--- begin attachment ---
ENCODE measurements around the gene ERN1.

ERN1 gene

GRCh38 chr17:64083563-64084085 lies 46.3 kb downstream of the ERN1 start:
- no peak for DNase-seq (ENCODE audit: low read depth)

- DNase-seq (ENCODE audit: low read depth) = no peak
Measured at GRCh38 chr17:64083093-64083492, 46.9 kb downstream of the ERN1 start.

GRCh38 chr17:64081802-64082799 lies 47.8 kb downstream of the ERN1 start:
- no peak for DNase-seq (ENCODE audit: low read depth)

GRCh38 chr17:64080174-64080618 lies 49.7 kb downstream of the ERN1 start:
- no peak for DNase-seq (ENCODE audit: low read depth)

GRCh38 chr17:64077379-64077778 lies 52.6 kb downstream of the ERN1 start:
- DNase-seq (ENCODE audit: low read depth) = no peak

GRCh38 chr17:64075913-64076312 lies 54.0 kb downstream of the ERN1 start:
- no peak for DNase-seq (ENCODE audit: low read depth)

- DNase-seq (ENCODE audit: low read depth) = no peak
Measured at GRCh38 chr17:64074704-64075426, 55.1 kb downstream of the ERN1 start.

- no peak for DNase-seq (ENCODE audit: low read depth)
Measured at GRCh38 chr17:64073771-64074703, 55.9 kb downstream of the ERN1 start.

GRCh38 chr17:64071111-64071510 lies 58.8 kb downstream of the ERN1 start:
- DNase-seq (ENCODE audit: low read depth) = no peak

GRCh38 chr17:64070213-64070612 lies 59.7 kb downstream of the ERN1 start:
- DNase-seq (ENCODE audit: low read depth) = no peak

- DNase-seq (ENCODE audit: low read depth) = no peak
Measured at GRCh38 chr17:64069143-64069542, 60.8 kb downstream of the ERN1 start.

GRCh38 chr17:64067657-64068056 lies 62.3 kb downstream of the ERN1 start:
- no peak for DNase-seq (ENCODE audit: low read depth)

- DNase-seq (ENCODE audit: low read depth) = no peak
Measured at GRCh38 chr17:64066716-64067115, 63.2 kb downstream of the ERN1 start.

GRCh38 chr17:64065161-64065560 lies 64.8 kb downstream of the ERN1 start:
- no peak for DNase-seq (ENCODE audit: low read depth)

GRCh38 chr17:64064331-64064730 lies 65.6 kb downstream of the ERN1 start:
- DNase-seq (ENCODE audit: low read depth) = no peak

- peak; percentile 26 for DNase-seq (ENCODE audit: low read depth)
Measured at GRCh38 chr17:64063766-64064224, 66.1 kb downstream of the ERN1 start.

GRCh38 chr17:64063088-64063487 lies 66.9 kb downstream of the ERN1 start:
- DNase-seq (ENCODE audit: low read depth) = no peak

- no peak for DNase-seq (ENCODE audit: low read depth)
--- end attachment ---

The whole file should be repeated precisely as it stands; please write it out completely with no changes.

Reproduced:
ENCODE measurements around the gene ERN1.

ERN1 gene

GRCh38 chr17:64083563-64084085 lies 46.3 kb downstream of the ERN1 start:
- no peak for DNase-seq (ENCODE audit: low read depth)

- DNase-seq (ENCODE audit: low read depth) = no peak
Measured at GRCh38 chr17:64083093-64083492, 46.9 kb downstream of the ERN1 start.

GRCh38 chr17:64081802-64082799 lies 47.8 kb downstream of the ERN1 start:
- no peak for DNase-seq (ENCODE audit: low read depth)

GRCh38 chr17:64080174-64080618 lies 49.7 kb downstream of the ERN1 start:
- no peak for DNase-seq (ENCODE audit: low read depth)

GRCh38 chr17:64077379-64077778 lies 52.6 kb downstream of the ERN1 start:
- DNase-seq (ENCODE audit: low read depth) = no peak

GRCh38 chr17:64075913-64076312 lies 54.0 kb downstream of the ERN1 start:
- no peak for DNase-seq (ENCODE audit: low read depth)

- DNase-seq (ENCODE audit: low read depth) = no peak
Measured at GRCh38 chr17:64074704-64075426, 55.1 kb downstream of the ERN1 start.

- no peak for DNase-seq (ENCODE audit: low read depth)
Measured at GRCh38 chr17:64073771-64074703, 55.9 kb downstream of the ERN1 start.

GRCh38 chr17:64071111-64071510 lies 58.8 kb downstream of the ERN1 start:
- DNase-seq (ENCODE audit: low read depth) = no peak

GRCh38 chr17:64070213-64070612 lies 59.7 kb downstream of the ERN1 start:
- DNase-seq (ENCODE audit: low read depth) = no peak

- DNase-seq (ENCODE audit: low read depth) = no peak
Measured at GRCh38 chr17:64069143-64069542, 60.8 kb downstream of the ERN1 start.

GRCh38 chr17:64067657-64068056 lies 62.3 kb downstream of the ERN1 start:
- no peak for DNase-seq (ENCODE audit: low read depth)

- DNase-seq (ENCODE audit: low read depth) = no peak
Measured at GRCh38 chr17:64066716-64067115, 63.2 kb downstream of the ERN1 start.

GRCh38 chr17:64065161-64065560 lies 64.8 kb downstream of the ERN1 start:
- no peak for DNase-seq (ENCODE audit: low read depth)

GRCh38 chr17:64064331-64064730 lies 65.6 kb downstream of the ERN1 start:
- DNase-seq (ENCODE audit: low read depth) = no peak

- peak; percentile 26 for DNase-seq (ENCODE audit: low read depth)
Measured at GRCh38 chr17:64063766-64064224, 66.1 kb downstream of the ERN1 start.

GRCh38 chr17:64063088-64063487 lies 66.9 kb downstream of the ERN1 start:
- DNase-seq (ENCODE audit: low read depth) = no peak

- no peak for DNase-seq (ENCODE audit: low read depth)